From Keyword Density to Keyword Distribution

Finally we have the Christmas Break from graduate school.

In my last Web Mining Course lecture before the Christmas Break, I tried to explain to students the importance of incorporating word spacing in information retrieval algorithms and in document relevance assessments. I explained why ideas like SEOs’s keyword density (KD), the traditional local term weight model known as FREQ (Term Count) and used in early papers on Vector Space and LSI models, and the likes are poor estimators of document relevance.

Among other theoretical reasons, it was discussed that a term mentioned X times not necessarily is X times more important than other terms. In addition, KD and the term count model cannot attenuate frequencies. We then discussed several frequency attenuation models (keyword spam filters) that also work as term weight scoring models. These can dampen down the effect of abnormal repetition of terms, raise a spam flag, and do not require of any reference to KD “tales”.

We also discussed several scenarios in which one could use word distributions and co-occurrence to analyze textual information –far better than with the aforementioned “crapstimators”. For instance, word spacing can be used in encryption/steganographic algorithms to uncover hidden messages, profiling writing styles/people, imputate authorship of text, assess plagiarism, fraud, etc.

I’m happy that not all SEOs are buying into the keyword density of non-sense and similar “crapstimates”, as I can see from these SEOmoz posts.

From Keyword Distribution to William Tutte’s Legacy

This morning I came across a nice biography of one of those venerable giants: the late William Tutte. Beautifully written by Dan Younger, the biography is a tribute to Tutte’s greatness. Interesting to point out in relation to word spacing theory is this portion of Young’s writing (emphasis added):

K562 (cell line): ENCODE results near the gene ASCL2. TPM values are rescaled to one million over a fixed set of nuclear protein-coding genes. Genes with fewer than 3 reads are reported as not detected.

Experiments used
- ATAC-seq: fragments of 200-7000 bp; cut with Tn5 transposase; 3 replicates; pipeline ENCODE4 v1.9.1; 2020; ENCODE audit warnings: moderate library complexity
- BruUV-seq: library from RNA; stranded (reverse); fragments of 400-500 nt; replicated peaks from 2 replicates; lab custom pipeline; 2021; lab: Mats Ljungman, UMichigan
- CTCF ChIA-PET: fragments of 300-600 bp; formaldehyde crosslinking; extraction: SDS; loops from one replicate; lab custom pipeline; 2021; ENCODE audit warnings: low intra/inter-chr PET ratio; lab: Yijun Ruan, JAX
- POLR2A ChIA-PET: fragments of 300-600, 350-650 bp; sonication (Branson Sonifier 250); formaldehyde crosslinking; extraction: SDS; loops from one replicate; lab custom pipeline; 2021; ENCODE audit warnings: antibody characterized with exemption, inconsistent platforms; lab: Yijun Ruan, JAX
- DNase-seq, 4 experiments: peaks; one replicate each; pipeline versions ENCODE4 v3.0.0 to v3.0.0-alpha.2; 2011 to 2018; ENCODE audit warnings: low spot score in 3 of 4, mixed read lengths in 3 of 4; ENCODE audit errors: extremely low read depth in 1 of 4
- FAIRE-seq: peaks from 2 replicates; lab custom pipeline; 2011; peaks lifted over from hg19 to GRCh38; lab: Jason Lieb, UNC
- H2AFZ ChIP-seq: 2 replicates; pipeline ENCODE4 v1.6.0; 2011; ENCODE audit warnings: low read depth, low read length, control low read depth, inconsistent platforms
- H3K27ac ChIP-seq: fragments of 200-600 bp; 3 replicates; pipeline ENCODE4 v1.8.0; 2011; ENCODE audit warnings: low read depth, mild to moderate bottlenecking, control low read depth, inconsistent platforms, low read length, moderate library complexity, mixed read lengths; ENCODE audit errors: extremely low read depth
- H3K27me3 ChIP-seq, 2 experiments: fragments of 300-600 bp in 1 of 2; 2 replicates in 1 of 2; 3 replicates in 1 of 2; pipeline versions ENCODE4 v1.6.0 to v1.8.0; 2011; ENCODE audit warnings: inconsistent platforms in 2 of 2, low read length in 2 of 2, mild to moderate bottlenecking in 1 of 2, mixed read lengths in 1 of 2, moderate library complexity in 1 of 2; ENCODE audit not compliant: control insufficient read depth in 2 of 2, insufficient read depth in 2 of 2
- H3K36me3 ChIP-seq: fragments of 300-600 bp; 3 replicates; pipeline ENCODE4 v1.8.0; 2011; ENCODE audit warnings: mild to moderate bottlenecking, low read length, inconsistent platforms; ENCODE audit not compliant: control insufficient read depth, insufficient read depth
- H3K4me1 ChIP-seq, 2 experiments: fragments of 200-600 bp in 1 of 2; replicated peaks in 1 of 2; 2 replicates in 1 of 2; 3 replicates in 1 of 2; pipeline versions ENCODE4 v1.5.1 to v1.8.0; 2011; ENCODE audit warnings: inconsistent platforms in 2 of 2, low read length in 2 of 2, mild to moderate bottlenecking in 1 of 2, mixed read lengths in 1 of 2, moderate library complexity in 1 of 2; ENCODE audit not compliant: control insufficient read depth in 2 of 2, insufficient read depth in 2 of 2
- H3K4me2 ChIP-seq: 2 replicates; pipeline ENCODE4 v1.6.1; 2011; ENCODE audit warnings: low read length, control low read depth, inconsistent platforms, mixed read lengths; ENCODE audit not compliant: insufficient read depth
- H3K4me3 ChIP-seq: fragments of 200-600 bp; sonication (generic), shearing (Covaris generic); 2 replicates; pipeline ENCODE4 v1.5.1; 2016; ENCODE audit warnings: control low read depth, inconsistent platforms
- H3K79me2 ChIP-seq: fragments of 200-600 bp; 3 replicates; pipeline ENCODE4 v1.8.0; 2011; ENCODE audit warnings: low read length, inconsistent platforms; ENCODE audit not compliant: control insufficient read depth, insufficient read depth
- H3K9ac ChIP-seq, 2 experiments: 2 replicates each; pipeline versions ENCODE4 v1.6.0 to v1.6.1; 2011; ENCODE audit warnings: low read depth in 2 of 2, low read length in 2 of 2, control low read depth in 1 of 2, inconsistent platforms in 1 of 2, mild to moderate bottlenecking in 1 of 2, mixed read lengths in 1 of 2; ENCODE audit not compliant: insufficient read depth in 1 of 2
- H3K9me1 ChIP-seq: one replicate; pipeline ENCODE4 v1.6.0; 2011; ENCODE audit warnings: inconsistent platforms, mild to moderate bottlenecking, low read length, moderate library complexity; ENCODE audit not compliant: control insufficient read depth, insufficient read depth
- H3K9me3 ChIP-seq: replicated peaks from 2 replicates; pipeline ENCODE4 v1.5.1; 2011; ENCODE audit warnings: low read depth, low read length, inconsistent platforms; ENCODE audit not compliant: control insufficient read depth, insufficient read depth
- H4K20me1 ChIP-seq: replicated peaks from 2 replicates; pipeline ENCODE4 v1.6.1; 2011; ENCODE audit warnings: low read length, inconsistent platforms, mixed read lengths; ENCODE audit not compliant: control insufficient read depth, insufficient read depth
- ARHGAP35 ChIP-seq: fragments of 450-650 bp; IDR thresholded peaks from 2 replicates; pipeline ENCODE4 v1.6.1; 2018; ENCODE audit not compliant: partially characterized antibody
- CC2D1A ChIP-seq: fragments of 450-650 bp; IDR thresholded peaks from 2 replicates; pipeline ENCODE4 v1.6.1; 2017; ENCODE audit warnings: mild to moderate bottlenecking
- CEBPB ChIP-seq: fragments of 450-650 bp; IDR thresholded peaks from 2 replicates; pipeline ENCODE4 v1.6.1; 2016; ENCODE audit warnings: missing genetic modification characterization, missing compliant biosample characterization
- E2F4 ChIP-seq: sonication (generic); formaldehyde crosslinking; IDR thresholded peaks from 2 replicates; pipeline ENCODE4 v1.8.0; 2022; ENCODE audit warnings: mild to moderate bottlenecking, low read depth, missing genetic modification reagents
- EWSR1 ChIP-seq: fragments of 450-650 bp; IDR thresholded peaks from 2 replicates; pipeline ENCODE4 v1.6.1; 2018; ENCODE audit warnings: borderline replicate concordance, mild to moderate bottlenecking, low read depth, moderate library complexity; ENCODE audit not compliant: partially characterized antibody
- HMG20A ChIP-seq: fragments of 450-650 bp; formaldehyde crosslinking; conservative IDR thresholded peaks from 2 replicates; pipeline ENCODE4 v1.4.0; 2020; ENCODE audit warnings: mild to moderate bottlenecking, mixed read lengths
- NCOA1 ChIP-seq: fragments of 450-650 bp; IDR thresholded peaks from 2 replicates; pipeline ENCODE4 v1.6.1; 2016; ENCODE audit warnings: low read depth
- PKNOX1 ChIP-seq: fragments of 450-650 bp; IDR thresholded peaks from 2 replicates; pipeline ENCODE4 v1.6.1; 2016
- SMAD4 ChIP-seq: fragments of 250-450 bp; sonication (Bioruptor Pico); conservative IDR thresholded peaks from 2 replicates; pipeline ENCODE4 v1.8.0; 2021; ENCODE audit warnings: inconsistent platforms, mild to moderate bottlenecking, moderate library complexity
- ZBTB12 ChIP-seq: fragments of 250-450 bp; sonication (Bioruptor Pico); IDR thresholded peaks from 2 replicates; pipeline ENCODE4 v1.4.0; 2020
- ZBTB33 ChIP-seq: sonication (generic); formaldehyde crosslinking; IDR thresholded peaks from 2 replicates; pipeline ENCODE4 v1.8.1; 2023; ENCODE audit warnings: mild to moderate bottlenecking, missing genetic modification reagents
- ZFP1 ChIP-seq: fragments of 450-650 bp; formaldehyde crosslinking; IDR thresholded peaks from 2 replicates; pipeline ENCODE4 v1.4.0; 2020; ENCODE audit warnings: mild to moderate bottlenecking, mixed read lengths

“Tutte’s great contribution was to uncover, from samples of the messages alone, the structure of the machines which generated these codes. This came about as follows. In August 1941, a German operator sent a Fish-enciphered teleprinter message of some 4000 letters from Athens to Berlin. For some reason, the message was not received properly and so it was resent. Against all guidelines, it was sent with the same setting. It was identical in content, but it differed slightly, in word spacing and punctuation. John Tiltman of Bletchley was able to use this blunder to find both the message and the obscuring string that was added to make up the enciphered message. But that seemed to be all that could be found, when Tutte was presented with the case in October.”

“Tutte began by observing the machine generated obscuring string carefully. Splitting it up into various lengths, he noticed signs of periodicity. For the first of the five teleprinter tape positions, the regularity he supposed arose from a wheel of 41 sprockets. And then at the last position, one of 23 sprockets. Over the next months, Tutte and colleagues worked out the complete internal structure, that it had twelve wheels, two for each of the five teleprinter positions, and two with an executive function. They determined the number of sprockets on each wheel, and how the advancement of the wheels was interrelated. They had completely recreated the machine without ever having seen one. Tony Sale, who first described this work in a 1997 article in New Scientist, characterized it as the “greatest intellectual feat of the whole war.”

“Knowing the structure of the enciphering machine is a necessity for code-breaking, but it is only the first step. Tutte then put himself to creating an algorithm to find from the enciphered messages the initial settings of the machine wheels. The algorithm that he created, the “Statistical Method”, looked for certain types of resonances, but it had to consider far too many possibilities to be carried out by hand. So it was that, in 1943, the electronic computer COLOSSUS was designed and built by the British Post Office. It was to run the algorithms that Tutte; and his collaborators Max Newman and Ralph Tester; developed, that COLOSSUS was created. This man-machine combination was used to break Fish codes on a regular basis throughout the remainder of the War”.

I hope you understand now the title of this post.

┬áIn today’s Web the enciphering machines are search engines, but the underlying principles driving the Search Engines War are the same.

Emphasized words should make sense to students of the Web Mining course.

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